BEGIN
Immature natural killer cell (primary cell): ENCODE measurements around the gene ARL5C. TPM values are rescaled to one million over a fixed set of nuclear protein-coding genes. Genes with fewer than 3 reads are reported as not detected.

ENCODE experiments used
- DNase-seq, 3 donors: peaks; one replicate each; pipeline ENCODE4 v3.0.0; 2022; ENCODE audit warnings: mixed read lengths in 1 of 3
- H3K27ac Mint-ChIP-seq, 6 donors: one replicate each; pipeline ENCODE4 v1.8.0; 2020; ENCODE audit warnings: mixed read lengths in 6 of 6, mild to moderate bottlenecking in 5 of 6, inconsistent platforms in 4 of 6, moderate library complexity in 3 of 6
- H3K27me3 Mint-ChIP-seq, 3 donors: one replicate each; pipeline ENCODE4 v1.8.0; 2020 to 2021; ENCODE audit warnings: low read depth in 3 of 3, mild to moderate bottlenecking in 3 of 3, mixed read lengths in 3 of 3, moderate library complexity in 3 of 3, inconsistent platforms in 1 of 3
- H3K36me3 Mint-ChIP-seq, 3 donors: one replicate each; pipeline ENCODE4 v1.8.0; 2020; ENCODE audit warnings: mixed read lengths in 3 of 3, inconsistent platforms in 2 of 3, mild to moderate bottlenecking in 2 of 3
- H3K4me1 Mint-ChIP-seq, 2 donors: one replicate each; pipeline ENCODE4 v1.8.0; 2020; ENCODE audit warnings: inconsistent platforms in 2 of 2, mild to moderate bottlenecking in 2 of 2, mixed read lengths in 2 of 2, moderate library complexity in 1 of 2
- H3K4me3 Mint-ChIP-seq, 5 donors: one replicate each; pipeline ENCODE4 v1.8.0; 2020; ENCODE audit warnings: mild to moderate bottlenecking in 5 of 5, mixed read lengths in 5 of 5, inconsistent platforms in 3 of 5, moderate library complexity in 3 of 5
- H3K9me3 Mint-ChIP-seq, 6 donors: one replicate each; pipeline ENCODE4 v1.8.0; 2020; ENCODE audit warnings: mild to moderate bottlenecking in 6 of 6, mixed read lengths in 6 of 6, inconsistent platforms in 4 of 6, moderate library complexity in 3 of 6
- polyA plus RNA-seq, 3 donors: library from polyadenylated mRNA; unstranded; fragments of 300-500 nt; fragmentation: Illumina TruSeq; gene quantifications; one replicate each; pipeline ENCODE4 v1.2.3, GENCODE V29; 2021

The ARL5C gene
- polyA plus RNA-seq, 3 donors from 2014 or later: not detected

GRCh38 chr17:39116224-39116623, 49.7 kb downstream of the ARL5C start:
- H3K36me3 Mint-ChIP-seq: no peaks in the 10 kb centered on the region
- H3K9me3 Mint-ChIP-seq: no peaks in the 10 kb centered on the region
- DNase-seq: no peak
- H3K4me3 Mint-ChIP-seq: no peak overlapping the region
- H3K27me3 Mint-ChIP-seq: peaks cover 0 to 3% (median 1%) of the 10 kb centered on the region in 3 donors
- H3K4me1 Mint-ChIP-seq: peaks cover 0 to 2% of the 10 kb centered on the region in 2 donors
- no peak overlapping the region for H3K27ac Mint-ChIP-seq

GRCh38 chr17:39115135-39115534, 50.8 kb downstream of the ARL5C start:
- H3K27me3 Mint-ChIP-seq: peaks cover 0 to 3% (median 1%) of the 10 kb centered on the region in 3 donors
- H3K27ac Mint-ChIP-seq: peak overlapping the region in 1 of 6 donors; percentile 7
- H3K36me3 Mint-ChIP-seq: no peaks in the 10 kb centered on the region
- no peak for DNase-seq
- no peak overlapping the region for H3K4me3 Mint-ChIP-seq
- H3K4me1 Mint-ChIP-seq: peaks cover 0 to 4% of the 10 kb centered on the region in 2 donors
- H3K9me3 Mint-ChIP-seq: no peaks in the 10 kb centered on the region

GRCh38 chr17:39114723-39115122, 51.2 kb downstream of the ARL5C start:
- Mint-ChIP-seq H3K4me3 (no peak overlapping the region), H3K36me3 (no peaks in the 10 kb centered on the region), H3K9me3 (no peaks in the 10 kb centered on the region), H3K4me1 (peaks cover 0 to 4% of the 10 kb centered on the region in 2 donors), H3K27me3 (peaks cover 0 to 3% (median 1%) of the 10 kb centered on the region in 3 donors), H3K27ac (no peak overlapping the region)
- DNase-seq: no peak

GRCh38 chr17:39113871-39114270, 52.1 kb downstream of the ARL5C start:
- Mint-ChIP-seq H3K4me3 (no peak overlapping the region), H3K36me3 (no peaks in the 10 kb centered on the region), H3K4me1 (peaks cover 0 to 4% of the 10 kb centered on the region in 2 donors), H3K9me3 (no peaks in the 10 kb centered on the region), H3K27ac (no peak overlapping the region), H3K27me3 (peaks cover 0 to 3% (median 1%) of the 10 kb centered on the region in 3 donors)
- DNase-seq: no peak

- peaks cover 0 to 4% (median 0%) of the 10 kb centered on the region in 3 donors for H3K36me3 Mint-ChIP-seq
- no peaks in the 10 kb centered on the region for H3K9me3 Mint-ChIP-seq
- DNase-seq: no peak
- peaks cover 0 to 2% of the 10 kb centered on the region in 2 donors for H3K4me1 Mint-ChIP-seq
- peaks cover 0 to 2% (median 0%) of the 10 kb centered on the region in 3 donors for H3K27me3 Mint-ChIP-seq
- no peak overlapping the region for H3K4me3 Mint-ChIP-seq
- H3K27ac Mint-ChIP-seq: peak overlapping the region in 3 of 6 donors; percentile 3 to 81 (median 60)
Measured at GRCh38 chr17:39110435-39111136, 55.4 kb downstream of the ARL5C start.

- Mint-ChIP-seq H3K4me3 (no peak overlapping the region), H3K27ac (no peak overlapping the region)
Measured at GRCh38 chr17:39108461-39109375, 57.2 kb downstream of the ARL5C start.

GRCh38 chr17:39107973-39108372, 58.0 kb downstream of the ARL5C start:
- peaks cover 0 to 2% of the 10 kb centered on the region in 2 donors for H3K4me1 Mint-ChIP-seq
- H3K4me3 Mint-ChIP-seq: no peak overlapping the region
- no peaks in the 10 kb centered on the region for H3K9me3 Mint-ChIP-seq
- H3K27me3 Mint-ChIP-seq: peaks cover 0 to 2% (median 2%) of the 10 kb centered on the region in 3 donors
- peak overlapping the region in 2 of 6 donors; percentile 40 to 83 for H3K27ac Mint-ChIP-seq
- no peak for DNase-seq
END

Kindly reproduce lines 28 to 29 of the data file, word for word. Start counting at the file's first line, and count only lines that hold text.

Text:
- H3K9me3 Mint-ChIP-seq: no peaks in the 10 kb centered on the region

GRCh38 chr17:39114723-39115122, 51.2 kb downstream of the ARL5C start: